Normal? Fat chance, some said. “Short of going into exile, the third in line to the throne cannot expect to enjoy the slightest privacy,” Simon Jenkins, a British journalist and author, observed in a column for the Guardian newspaper after Tuesday’s glimpse of the little prince. “He will spend his life with a media drone hovering overhead, listening, prying, revealing, proclaiming a global ‘public interest’ in intrusion.”

But, observers said, Tuesday’s moment was as much about duty, even for a day-old heir. In London, it was impossible to forget this was no normal baby. The bells of Westminster Abbey — the church where William and Catherine were married — tolled for three hours to honor the newborn. The King’s Troop Royal Horse Artillery rode past Buckingham Palace, offering a 41-gun salute to the baby prince, while the Army Reserve Regiment fired a 62-gun salute from the Tower of London’s Gun Wharf. British newspapers printed souvenir editions, and the cheeky, top-selling tabloid the Sun changed its masthead to read “The Son.”

Congratulations continued to pour in from foreign governments, suggesting the soft power the royal family lends Britain around the globe. Even Iran — which has dubbed Britain the “little Satan” — offered its congratulations to “Her Majesty, the Queen of England, and also the Crown Prince on the birth.”

“This is a source of happiness,” Iranian Foreign Ministry spokesman Abbas Araqchi told reporters in Teheran, according to Agence France-Presse.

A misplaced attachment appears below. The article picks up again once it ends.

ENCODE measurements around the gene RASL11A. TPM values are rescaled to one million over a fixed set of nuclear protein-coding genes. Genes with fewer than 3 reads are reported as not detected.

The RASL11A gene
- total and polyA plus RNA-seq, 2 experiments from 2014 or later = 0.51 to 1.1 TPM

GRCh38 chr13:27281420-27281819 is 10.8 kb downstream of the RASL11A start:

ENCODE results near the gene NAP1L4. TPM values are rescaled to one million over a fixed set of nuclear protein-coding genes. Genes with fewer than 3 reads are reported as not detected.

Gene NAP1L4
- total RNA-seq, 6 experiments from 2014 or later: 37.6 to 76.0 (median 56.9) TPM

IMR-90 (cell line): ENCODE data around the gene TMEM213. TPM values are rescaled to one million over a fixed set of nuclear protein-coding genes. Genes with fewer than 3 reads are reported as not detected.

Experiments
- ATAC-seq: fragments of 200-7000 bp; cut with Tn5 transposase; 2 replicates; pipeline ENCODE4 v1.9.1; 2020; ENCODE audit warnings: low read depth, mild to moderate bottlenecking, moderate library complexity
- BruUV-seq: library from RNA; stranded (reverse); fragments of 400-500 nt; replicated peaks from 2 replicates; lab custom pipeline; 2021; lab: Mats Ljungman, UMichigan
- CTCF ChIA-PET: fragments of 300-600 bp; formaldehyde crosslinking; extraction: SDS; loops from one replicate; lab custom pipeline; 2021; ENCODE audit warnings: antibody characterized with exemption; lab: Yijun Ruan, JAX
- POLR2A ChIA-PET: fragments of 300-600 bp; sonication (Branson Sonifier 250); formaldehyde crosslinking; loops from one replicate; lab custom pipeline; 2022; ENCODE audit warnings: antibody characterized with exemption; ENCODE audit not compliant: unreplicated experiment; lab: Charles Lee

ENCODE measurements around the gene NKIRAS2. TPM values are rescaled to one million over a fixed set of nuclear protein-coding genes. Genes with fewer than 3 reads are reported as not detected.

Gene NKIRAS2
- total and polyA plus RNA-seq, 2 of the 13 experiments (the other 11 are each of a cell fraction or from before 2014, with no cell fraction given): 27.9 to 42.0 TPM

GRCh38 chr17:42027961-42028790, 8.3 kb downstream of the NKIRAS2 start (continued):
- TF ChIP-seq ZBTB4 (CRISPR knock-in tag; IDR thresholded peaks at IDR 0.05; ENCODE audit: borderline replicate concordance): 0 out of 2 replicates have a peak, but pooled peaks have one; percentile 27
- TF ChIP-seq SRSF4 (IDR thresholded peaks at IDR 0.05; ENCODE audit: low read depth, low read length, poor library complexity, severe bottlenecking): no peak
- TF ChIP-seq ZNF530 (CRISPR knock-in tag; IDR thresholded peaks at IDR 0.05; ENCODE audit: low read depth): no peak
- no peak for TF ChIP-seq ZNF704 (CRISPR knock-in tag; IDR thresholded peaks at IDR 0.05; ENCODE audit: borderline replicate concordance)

Before the royal couple exited the hospital, they had visits from the cheerful grandparents. “He’s absolutely beautiful,” said Carole Middleton, Catherine’s mother, who seemed slightly dazed by the barking orders of photographers. Her first cuddle with the baby, she told reporters, was “amazing.” Asked whether she had offered any suggestions for the baby’s name, she demurred. “Absolutely not,” she said.

Next came Charles, and his second wife, Camilla, Duchess of Cornwall. Charles smiled and waved to the photographers and well-wishers who had staked out space outside the hospital for weeks to await the public debut of the baby prince. The eldest son of Queen Elizabeth II, Charles is first in line to succeed her, followed by his own first-born, William, and then William’s newborn son.

“Everything’s marvelous. You’ll see in a minute,” Charles said while exiting the hospital with his wife, suggesting that the debut of the newest heir to the throne was imminent.

Interpreting William’s seemingly warm engagement with the news media Tuesday, Ingrid Seward, editor of Majesty Magazine, said, “You embrace the enemy.”

“He did really well today,” she continued. “I think in his mind he has done the deal. He’s given the picture and now expects they leave him alone.”

Karla Adam in London and William Branigin in Washington contributed to this report.

Anthony Faiola is The Post's Berlin bureau chief. Faiola joined the Post in 1994, since then reporting for the paper from six continents and serving as bureau chief in Tokyo, Buenos Aires, New York and London.